The issues arising from digitalisation are already a focus of public and government worldwide. The European Union recently enacted twin legislations—the Digital Markets Act and the Digital Services Act. The US and the advanced digital economies of the world are engaged in bringing comprehensive legislation to address issues, more particularly crypto and competitive data governance. There are reports in the media on creating digital public infrastructure (DPI) on the lines of UPI, Aadhaar, health data etc. The central element of DPI is that data and the underlying issues are the same and may be more complex as mentioned. In India, the Open Network for Digital Commerce (ONDC) has already been launched.

There is a fragmentation of policy and legal frameworks dealing with digital economy in the country. Digitalisation has the potential to lead to better economic growth and integration of economic sectors, but it can also cause fragmentation if not regulated in a balanced and holistic way. India needs to assess the depth of the issues and require good comprehensive framework with non-traditional technological models and methods. The framework requires deep understanding of zero-price markets, implication of multi or single homing pattern, entry barriers, and most importantly, indirect network effects. For example, there is a clear trend in the world of online sellers and platforms employing pricing algorithms to reduce transaction costs—it is quite prevalent to simultaneously change different prices to different customers for the same product. The adoption of the RPA algorithm is well-prevalent in digital markets and a hub-and-spoke model in digital platforms is being deployed. Extensive data collection and machine learning allows companies to target pricing to specific consumer groups and individuals in a sophisticated way. Whether this leads to discrimination is an empirical question that requires deeper understanding. The study of cases arising out of legislation enacted by the EU and some cases like Facebook’s acquisition of Instagram and Google’s acquisition of Fitbit need to be studied in depth.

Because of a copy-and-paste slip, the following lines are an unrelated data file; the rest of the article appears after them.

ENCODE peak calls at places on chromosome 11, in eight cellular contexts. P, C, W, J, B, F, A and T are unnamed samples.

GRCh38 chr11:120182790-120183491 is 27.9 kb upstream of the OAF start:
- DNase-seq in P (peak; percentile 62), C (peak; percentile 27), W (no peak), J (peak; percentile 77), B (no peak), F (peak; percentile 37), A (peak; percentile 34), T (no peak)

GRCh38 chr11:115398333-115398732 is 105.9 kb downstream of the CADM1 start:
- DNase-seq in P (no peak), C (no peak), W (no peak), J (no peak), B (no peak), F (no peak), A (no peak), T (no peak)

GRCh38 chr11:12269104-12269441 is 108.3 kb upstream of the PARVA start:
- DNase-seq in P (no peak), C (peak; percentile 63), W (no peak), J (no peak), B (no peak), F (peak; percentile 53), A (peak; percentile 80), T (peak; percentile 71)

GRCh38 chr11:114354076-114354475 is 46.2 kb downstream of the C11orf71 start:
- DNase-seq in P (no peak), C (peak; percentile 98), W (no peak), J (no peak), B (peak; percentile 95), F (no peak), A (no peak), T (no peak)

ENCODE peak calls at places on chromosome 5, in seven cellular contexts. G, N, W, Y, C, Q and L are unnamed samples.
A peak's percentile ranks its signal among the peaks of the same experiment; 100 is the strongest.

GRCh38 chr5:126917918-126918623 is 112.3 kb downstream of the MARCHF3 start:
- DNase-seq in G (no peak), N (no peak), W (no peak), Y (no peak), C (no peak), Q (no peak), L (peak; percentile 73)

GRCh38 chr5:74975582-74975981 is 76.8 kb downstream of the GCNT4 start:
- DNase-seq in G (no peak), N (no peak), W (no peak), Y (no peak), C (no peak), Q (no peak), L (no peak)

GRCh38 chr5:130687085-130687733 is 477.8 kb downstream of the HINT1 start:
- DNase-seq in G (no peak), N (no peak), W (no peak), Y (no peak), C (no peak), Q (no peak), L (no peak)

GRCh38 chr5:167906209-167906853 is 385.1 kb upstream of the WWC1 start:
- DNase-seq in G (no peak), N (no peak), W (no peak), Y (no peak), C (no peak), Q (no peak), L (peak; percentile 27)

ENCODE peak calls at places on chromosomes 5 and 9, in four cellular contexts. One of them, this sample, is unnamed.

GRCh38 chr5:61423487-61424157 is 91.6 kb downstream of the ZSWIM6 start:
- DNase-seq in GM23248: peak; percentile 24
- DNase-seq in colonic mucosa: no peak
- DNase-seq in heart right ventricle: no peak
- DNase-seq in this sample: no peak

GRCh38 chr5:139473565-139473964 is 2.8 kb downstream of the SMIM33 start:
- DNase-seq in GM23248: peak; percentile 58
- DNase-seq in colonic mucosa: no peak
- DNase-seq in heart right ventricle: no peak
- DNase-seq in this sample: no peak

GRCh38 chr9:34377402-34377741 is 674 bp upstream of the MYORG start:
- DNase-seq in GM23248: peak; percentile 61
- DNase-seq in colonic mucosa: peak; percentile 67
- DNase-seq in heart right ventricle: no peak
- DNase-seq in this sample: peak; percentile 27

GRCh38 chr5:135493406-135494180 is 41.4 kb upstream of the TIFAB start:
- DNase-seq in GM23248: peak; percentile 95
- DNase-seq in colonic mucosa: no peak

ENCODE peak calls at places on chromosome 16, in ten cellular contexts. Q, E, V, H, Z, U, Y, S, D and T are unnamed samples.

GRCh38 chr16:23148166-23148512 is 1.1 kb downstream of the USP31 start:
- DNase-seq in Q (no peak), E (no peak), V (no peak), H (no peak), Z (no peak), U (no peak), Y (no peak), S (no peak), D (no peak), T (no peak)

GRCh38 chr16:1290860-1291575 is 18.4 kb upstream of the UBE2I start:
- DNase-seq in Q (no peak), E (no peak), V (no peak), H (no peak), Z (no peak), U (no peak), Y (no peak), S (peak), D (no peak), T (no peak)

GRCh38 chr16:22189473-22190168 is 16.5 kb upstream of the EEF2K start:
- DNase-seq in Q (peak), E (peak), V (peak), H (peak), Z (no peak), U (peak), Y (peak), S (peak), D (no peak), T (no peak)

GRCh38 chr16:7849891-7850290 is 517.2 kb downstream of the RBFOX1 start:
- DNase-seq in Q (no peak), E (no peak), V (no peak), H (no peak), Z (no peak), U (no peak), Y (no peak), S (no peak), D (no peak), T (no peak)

In India, the current framework, particularly the Competition Act, focuses on market power rather than on innovation and digital assets. The use of data and algorithms is competitive and needs to be kept in mind while evolving a policy for digital economy. The need of the hour is to urgently amend Section 5 of the Competition Act and categorise data as an asset. Further, it will be necessary that frameworks are operable not only in the country, but also worldwide. Aggressive and balanced frameworks of data governance and competition will boost growth and employment in the country. Such a framework will further drive the other frameworks as well.

(The author is Senior advisor, Dua Associates, and ORF’s former national cybersecurity coordinator)